CFPB Targets Private Student Loan Auto Defaults
If a private student loan co-signer either dies or declares bankruptcy, some lenders are pressuring the borrower to immediately paid the loan in full. The rising rate of “auto defaults” in such cases raised concerns with the CFPB, which issued a report Tuesday on the topic.
The CFPB analyzed more than 2,300 private student loan complaints and more than 1,300 debt collection concerns related to student loan debt submitted over the past six months. Many focused on auto default payment demands issued when co-signers die or declare bankruptcy, even when the loan is current and is being paid on time.
Many complaints also describe the bureaucratic barriers borrowers face in releasing co-signers from their loans, a commonly advertised benefit that could help avoid auto-defaults. The CFPB study contains a consumer advisory and sample letters to help borrowers overcome obstacles to co-signer release.
“Students often rely on parents or grandparents to co-sign their private student loans, and when tragedy triggers an automatic default, responsible borrowers are thrown into financial distress with demands of immediate repayment,” said CFPB Director Richard Cordray. “Lenders should have clear and accessible processes in place to enable borrowers to release co-signers from loans.”
The CFPB estimates that the combined total for federal and private outstanding student loan debt reached nearly $1.2 trillion in 2013. The majority of this debt is from federal loans, which borrowers typically take out on their own. In rare cases, federal student loan borrowers are required to have other individuals endorse their loans, but borrowers are not placed into default when those co-signers encounters difficulties.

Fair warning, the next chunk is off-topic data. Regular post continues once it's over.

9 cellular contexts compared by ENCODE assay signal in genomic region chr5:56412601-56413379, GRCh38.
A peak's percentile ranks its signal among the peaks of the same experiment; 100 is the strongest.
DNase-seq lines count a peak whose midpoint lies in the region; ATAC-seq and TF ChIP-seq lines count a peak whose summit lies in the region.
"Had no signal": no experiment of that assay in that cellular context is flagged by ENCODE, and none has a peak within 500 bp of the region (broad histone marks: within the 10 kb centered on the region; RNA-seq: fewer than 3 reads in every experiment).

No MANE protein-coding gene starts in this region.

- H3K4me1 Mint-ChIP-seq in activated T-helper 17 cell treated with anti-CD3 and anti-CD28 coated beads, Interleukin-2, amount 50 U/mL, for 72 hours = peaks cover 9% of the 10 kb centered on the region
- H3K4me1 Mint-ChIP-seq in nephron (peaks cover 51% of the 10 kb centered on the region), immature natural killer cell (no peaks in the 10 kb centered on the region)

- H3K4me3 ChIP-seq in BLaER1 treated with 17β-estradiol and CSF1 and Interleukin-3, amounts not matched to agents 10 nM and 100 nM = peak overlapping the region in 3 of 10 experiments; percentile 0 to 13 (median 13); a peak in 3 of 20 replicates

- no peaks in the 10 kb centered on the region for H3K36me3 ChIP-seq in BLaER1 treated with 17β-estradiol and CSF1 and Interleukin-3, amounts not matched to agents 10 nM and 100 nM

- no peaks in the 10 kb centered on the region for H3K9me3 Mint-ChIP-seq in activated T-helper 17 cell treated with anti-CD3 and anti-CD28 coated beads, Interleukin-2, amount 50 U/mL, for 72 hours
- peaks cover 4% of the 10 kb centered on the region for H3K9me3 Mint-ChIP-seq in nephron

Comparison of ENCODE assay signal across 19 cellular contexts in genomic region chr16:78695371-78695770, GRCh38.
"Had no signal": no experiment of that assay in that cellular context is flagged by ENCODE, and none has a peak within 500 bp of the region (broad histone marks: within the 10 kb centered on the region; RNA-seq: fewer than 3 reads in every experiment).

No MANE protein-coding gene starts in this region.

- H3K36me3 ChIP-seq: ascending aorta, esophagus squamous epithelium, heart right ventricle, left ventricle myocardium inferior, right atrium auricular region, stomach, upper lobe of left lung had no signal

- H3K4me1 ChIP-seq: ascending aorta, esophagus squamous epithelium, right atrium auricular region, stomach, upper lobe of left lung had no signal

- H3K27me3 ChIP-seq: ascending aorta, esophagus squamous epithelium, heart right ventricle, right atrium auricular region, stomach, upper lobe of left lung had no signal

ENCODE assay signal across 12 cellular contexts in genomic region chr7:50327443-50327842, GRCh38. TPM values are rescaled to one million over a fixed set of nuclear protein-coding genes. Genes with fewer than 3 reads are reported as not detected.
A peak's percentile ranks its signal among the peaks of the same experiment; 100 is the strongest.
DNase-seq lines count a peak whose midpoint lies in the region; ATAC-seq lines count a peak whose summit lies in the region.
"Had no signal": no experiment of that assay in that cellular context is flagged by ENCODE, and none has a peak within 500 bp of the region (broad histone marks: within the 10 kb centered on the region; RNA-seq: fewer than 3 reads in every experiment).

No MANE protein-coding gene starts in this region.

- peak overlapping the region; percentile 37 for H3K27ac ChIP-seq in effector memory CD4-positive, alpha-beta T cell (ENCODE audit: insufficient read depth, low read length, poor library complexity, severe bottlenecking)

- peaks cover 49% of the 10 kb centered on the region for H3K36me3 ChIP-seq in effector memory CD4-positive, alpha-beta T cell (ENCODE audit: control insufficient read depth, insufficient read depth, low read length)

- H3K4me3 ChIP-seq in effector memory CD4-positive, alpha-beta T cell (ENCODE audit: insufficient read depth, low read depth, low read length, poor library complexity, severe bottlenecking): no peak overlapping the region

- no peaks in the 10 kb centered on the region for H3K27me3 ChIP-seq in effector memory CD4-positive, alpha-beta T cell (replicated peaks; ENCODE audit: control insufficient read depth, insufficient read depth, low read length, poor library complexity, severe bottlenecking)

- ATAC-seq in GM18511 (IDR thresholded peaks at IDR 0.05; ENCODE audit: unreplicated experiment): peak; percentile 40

Most private student loans, however, do require a co-signer. In fact, according to a 2012 report on private student loans, published by the CFPB and the Department of Education, more than 90% of new private student loans are co-signed, often by family members.
The report also offers steps private student lenders can take before pushing the borrower into default and immediately demanding the entire loan balance upon co-signer death or bankruptcy. Co-signer issues have routinely emerged as an area of concern for private student loan borrowers, and the complaints have covered a wide range of private student lenders who could make it easier for borrowers to dismiss their co-signers’ responsibilities, the top CFPB executive said.
“A borrower should not have to go through an obstacle course,” Cordray said.